Monday, Nov 19, 2018 | Last Update : 07:21 PM IST
May once had a 24-point lead over Mr Corbyn — now he has a five-point lead.
Jeremy Corbyn, leader of the Labour Party, often written off by the media, seen as a liability by his own party, is now suddenly the saviour of the UK. At the Glastonbury music festival, he strode the stage as though he were playing in a major band, and the media, smelling success, were asking musicians due to go on the stage at the same time, whether they were worried to be pitted against “JC”, the new, improved Jeremy Corbyn. He played completely to the audience — raising those issues that the young and idealistic festival-goers, who want to exist in a non-Trump, non-May, non-Brexit world, are concerned about. This might not be a realistic agenda, and he might not be able to fulfil most of what he is promising, but in politics it is better to sell a dream, and let reality sink in only after elections have been won.
Everyone is now wondering just how long the present Prime Minister, Theresa May, who is looking pale and wan post her Brexit pummeling at Brussels, will last. No one is giving her beyond September 2017, in which case rockstar “JC”(who shares his initials with the founder of the Christian faith) may well become the new Prime Minister. Ms May once had a 24-point lead over Mr Corbyn — now he has a five-point lead.
Every setback can be put down to “over-confidence”. Just like the disastrous defeat of the Indian cricket team can be traced to hubris, so can Ms May’s downfall, as she reaches the point of no return.
However, one knows how quickly the scenario can change. The problem for Ms May is that Mr Corbyn has been helped enormously by recent random events — the terror attacks as well as the fire at the Grenfell Tower, which is in one of the poshest areas of London, but housed some of the most underprivileged.
In many ways, within London lies a tale of two cities — the marginalised who exist cheek by jowl to the rich. It is a story that the left-leaning JC is well qualified to exploit.
The other day I met someone who has known JC for many years. He said that JC is more of a “communitarian” than a “communist” and that he has never read Karl Marx. But saviours of the world never need ideology to save us from doom, they can always make it up as they go along! JC is just putting together his own Bible, shortly to be revealed!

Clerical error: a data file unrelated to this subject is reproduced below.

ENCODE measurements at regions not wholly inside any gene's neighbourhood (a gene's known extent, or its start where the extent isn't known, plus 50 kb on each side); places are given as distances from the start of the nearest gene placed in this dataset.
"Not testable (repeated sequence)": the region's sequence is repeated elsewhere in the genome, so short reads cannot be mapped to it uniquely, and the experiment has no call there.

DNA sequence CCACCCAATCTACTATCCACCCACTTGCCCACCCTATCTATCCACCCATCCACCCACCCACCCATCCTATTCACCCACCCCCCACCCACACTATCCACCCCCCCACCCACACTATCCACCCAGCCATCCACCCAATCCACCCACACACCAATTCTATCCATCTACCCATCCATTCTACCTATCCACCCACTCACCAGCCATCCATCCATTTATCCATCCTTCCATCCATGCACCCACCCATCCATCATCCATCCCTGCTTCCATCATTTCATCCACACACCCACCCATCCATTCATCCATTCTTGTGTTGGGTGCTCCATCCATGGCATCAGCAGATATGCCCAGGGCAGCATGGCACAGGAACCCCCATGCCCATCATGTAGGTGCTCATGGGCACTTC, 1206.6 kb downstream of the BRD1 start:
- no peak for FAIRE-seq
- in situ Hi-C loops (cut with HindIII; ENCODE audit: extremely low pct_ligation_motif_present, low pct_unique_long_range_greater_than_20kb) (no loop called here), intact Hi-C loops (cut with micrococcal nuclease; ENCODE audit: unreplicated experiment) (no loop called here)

Meanwhile, some slow and steady success is always possible and this week we also attended the 20th-year celebration of the Loomba Foundation, which has been caring for widows around the world. Lord Raj Loomba was inspired to set up the foundation in the memory of his mother, who was widowed at the age of 37, in 1954, and had to bring up seven children on her own. The treatment meted out to her left an indelible impression on the young Raj so that when he became a successful businessman he decided, along with his wife, Veena, to set up a foundation to help widows. One of the major achievements of the foundation has been to get 23rd June (the day when Raj’s own mother became a widow) recognised as International Widows’ Day by the United Nations.
It was great to meet Cherie Blair, the wife of former Prime Minister Tony Blair as well as many other friends at the fundraiser-cum-anniversary celebrations in London. Gopichand Hinduja was there as was Suhel Seth, both of whom are deeply interested in philanthropic causes.
This time of the year is also when the London Indian Film Festival takes place, all thanks to the dedicated efforts of Cary Sawhney. (There was a time when I used to chair the London Asian Film Festival, so I know how much hard work goes into this.) The opening film was The Black Prince, the tragic tale of Duleep Singh, the son of the legendary Maharaja Ranjit Singh. Directed by Kavi Raz, the film features singer Satinder Sartaaj, in the eponymous role, supported by Shabana Azmi who plays Rani Jindan superbly. Amanda Root gives a stellar performance as Queen Victoria.
This is a very complex tale of a conflicted man who could have been king of a very impressive empire, but is reduced to being a so-called son to Queen Victoria. He is nurtured to be a Christian and to renounce his Sikh faith, and he is too vulnerable to resist any of these astute moves by the British. The latter’s sole intent was not to do “what was good for him” but to ensure that there was no danger of him rebelling and laying claim to Punjab. For this they kept him in good comfort, miles away from his kingdom. The strategy worked, and even though he did try to feebly raise a force against the British, in the end he died a broken man.
In this 70th year post-Independence and Partition, it is always interesting to revisit forgotten chapters of history from a fresh perspective.